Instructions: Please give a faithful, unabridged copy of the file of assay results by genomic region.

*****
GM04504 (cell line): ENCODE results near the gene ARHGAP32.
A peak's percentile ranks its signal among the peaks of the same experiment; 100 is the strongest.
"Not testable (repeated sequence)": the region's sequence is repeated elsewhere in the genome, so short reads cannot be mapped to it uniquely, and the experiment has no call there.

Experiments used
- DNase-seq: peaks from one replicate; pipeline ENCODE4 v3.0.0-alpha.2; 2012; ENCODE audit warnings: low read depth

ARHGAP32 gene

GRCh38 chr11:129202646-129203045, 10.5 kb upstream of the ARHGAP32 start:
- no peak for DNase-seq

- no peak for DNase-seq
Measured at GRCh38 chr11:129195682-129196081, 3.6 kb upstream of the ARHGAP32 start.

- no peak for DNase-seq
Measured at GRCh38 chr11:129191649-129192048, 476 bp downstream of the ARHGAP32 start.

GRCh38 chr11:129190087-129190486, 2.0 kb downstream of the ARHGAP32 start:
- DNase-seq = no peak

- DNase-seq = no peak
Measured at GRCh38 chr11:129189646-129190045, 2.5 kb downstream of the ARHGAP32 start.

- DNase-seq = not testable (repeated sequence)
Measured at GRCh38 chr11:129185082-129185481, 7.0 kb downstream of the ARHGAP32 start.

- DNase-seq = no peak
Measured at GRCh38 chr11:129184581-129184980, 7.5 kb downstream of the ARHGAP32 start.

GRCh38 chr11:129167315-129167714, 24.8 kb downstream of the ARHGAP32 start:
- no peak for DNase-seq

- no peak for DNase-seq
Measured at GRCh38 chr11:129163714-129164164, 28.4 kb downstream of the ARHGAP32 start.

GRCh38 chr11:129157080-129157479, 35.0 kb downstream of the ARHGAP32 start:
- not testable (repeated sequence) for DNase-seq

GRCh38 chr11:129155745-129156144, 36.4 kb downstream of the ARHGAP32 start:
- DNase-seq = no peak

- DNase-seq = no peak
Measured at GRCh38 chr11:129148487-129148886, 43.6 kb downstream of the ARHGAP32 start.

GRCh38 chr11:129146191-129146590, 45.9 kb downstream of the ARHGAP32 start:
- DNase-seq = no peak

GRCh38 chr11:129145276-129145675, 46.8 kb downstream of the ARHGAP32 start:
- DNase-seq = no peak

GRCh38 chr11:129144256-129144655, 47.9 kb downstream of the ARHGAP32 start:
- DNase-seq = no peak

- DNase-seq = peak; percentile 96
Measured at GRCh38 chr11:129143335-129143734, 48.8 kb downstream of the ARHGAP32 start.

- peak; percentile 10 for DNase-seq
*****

GM04504 (cell line): ENCODE results near the gene ARHGAP32.
A peak's percentile ranks its signal among the peaks of the same experiment; 100 is the strongest.
"Not testable (repeated sequence)": the region's sequence is repeated elsewhere in the genome, so short reads cannot be mapped to it uniquely, and the experiment has no call there.

Experiments used
- DNase-seq: peaks from one replicate; pipeline ENCODE4 v3.0.0-alpha.2; 2012; ENCODE audit warnings: low read depth

ARHGAP32 gene

GRCh38 chr11:129202646-129203045, 10.5 kb upstream of the ARHGAP32 start:
- no peak for DNase-seq

- no peak for DNase-seq
Measured at GRCh38 chr11:129195682-129196081, 3.6 kb upstream of the ARHGAP32 start.

- no peak for DNase-seq
Measured at GRCh38 chr11:129191649-129192048, 476 bp downstream of the ARHGAP32 start.

GRCh38 chr11:129190087-129190486, 2.0 kb downstream of the ARHGAP32 start:
- DNase-seq = no peak

- DNase-seq = no peak
Measured at GRCh38 chr11:129189646-129190045, 2.5 kb downstream of the ARHGAP32 start.

- DNase-seq = not testable (repeated sequence)
Measured at GRCh38 chr11:129185082-129185481, 7.0 kb downstream of the ARHGAP32 start.

- DNase-seq = no peak
Measured at GRCh38 chr11:129184581-129184980, 7.5 kb downstream of the ARHGAP32 start.

GRCh38 chr11:129167315-129167714, 24.8 kb downstream of the ARHGAP32 start:
- no peak for DNase-seq

- no peak for DNase-seq
Measured at GRCh38 chr11:129163714-129164164, 28.4 kb downstream of the ARHGAP32 start.

GRCh38 chr11:129157080-129157479, 35.0 kb downstream of the ARHGAP32 start:
- not testable (repeated sequence) for DNase-seq

GRCh38 chr11:129155745-129156144, 36.4 kb downstream of the ARHGAP32 start:
- DNase-seq = no peak

- DNase-seq = no peak
Measured at GRCh38 chr11:129148487-129148886, 43.6 kb downstream of the ARHGAP32 start.

GRCh38 chr11:129146191-129146590, 45.9 kb downstream of the ARHGAP32 start:
- DNase-seq = no peak

GRCh38 chr11:129145276-129145675, 46.8 kb downstream of the ARHGAP32 start:
- DNase-seq = no peak

GRCh38 chr11:129144256-129144655, 47.9 kb downstream of the ARHGAP32 start:
- DNase-seq = no peak

- DNase-seq = peak; percentile 96
Measured at GRCh38 chr11:129143335-129143734, 48.8 kb downstream of the ARHGAP32 start.

- peak; percentile 10 for DNase-seq